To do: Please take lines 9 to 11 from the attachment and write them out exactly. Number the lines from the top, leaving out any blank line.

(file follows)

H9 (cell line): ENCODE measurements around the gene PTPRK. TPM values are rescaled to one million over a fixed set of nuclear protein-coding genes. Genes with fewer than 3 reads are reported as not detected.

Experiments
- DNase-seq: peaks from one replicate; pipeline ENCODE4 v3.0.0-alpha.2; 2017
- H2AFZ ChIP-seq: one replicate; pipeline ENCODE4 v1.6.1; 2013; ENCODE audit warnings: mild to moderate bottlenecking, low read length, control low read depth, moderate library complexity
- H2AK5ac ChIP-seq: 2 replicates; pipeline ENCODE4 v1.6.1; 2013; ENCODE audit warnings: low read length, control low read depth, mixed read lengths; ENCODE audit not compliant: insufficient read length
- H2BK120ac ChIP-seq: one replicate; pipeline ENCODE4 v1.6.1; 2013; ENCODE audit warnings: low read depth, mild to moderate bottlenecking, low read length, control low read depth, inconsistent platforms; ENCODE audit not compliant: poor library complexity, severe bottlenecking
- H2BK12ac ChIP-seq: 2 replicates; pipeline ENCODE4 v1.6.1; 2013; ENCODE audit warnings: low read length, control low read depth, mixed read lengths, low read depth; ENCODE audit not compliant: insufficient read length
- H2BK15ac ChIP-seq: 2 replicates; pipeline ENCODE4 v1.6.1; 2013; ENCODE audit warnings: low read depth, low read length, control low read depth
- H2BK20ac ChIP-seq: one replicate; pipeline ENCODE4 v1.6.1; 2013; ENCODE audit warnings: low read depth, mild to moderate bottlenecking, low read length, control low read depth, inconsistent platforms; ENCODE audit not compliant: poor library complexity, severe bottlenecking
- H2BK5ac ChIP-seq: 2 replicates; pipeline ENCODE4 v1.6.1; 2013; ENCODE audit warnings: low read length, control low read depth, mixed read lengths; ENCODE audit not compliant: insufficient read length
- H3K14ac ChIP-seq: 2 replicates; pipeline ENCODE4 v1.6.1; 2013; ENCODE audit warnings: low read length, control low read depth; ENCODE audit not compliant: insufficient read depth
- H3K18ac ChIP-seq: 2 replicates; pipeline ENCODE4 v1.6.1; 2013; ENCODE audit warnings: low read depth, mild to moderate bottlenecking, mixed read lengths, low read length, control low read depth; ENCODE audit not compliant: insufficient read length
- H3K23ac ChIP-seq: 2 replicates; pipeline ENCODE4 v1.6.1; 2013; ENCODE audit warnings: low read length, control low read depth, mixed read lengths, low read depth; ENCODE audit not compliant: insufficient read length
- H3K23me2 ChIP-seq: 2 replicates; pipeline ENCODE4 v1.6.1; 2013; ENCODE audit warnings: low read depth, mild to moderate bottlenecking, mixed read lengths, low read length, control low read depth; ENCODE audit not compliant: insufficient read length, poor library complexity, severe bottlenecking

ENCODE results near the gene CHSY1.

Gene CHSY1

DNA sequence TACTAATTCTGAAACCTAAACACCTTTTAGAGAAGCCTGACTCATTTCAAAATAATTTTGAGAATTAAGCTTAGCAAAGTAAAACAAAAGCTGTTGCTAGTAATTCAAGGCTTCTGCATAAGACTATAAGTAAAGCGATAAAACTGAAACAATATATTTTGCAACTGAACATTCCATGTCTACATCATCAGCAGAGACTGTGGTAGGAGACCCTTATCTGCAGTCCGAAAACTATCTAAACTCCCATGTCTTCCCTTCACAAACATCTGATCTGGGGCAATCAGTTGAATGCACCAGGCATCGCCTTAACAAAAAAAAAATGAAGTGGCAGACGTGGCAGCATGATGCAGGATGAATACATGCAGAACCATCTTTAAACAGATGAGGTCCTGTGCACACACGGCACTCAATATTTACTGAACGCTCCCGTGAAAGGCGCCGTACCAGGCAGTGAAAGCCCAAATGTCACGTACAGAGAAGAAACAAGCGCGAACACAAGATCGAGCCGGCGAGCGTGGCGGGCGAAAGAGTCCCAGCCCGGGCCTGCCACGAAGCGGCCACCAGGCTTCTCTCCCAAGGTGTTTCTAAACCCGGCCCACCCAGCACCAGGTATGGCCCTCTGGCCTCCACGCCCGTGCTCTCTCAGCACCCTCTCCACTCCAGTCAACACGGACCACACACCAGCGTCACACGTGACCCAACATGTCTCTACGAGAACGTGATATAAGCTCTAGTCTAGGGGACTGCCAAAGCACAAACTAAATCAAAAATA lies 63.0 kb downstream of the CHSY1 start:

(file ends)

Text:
- H2BK20ac ChIP-seq: one replicate; pipeline ENCODE4 v1.6.1; 2013; ENCODE audit warnings: low read depth, mild to moderate bottlenecking, low read length, control low read depth, inconsistent platforms; ENCODE audit not compliant: poor library complexity, severe bottlenecking
- H2BK5ac ChIP-seq: 2 replicates; pipeline ENCODE4 v1.6.1; 2013; ENCODE audit warnings: low read length, control low read depth, mixed read lengths; ENCODE audit not compliant: insufficient read length
- H3K14ac ChIP-seq: 2 replicates; pipeline ENCODE4 v1.6.1; 2013; ENCODE audit warnings: low read length, control low read depth; ENCODE audit not compliant: insufficient read depth